NEWS ANALYSIS: Norway’s foreign ministry chose “Europe Day” this past week to launch the Norwegian government’s new strategy for cooperation with the European Union (EU). It contains many of the same goals and lofty promises for good relations as before, but Foreign Minister Ine Eriksen Søreide also revealed that it’s aimed at putting Norway first, and no translation into English was even available when it was formally presented on May 9th.
“Our European policy won’t just be active, it will also be effective,” Søreide declared in the government’s press release (in Norwegian only) on Wednesday and in a commentary published in newspaper Aftenposten,.
“That means (the policy) will have clear goals and be formed such that we secure the greatest possible breakthroughs for Norwegian interests and priorities,” Eriksen said.
It was no coincidence that she released the strategy on the same day that former French Foreign Minister Robert Schuman held the speech, on May 9, 1950, that’s viewed as the launch of European integration after the devastation of World War II. He proposed uniting markets for the German and French coal and steel industries. By tying the two former enemies’ economies together, it was reckoned, there’d be better chances for lasting peace on the European continent.
Søreide, who hails from the Conservative Party that has long wanted Norway to actually join the EU, wrote in Aftenposten that she saw good reason for celebrating “Europe Day” in Norway even though Norwegians have twice voted down EU membership. She didn’t attend the EU Delegation to Norway’s large and festive “Europe Day” reception herself Wednesday afternoon, sending a state secretary instead to speak and mingle with ambassadors and others, but she did claim that “we are part of the European peace project” while her delegate told the EU’s guests gathered at the Oslo Concert House that “Europe Day is our day, too.”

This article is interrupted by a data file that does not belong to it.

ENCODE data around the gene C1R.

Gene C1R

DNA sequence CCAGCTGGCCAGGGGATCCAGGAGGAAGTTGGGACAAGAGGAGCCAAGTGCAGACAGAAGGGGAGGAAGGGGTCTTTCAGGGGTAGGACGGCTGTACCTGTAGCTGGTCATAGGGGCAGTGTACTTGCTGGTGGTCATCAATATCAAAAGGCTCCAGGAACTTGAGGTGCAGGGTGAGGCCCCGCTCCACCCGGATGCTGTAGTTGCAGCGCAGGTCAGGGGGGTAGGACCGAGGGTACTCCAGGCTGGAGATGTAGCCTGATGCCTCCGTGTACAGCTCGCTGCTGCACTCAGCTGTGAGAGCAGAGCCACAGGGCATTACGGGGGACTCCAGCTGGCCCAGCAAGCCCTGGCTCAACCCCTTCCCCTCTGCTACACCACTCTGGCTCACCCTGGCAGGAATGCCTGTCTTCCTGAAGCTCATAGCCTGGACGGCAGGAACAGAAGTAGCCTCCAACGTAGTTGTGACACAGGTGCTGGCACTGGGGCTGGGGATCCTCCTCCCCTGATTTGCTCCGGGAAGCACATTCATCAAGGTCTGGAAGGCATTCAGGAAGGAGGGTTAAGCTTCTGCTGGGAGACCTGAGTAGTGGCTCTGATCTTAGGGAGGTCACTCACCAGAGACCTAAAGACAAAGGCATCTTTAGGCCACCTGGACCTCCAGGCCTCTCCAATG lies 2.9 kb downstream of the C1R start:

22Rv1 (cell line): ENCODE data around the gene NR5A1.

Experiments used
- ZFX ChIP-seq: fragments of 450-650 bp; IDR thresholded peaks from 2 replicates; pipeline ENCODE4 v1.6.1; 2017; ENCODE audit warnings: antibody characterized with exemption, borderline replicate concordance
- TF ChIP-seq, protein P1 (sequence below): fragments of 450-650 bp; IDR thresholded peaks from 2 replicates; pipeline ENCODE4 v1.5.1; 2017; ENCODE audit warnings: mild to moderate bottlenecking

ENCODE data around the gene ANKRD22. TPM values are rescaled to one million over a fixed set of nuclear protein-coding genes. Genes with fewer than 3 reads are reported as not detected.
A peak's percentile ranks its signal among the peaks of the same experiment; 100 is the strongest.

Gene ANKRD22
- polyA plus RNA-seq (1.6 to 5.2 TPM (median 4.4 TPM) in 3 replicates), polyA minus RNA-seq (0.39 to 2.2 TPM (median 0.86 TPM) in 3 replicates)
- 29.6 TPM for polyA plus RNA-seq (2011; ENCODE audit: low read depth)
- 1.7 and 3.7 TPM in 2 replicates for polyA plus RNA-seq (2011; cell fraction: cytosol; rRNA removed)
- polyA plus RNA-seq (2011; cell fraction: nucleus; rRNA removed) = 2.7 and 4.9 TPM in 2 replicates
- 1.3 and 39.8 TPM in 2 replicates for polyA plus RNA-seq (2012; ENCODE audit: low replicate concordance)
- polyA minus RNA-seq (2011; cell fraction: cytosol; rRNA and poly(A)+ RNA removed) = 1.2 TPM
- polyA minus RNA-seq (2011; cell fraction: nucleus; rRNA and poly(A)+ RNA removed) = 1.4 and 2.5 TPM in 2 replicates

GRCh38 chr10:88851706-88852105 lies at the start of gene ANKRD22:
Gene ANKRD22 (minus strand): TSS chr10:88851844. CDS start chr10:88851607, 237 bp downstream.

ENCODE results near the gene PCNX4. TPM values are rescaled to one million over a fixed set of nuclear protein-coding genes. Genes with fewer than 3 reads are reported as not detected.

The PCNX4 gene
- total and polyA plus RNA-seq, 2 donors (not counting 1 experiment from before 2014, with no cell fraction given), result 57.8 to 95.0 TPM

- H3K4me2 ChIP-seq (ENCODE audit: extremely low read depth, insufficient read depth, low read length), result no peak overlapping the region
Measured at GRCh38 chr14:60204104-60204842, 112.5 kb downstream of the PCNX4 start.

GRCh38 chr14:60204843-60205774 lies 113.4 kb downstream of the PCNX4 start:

The government’s new strategy for cooperation with the EU contains two main messages. The first is that Norway’s cooperation is aimed at realizing the Norwegian government’s “visions” of “a secure Europe, a free Europe, an economically strong Europe and a Europe whose countries share responsibility for shared challenges.”
Søreide said, also on national radio Wednesday and at a breakfast meeting of the Conservatives’ think tank Civita, that she’s “convinced European cooperation will become even more important for us in the years to come. We need more legs to stand on regarding security policy. We need that to develop more legs to stand on economically. We need that in order to handle global challenges like migration and climate change. And we fundamentally need the EU as an allied force in defense of the multilateral system that is under pressure on various fronts.”
The second message in Norway’s strategy, however, is that Norway wants its policies towards both the EU and individual EU member countries to best serve Norwegian interests and visions for Europe. “Even though Norway is not a member of the EU,” Søreide stated, “we will be active participants rather than passive observers,” in trying to influence EU policy.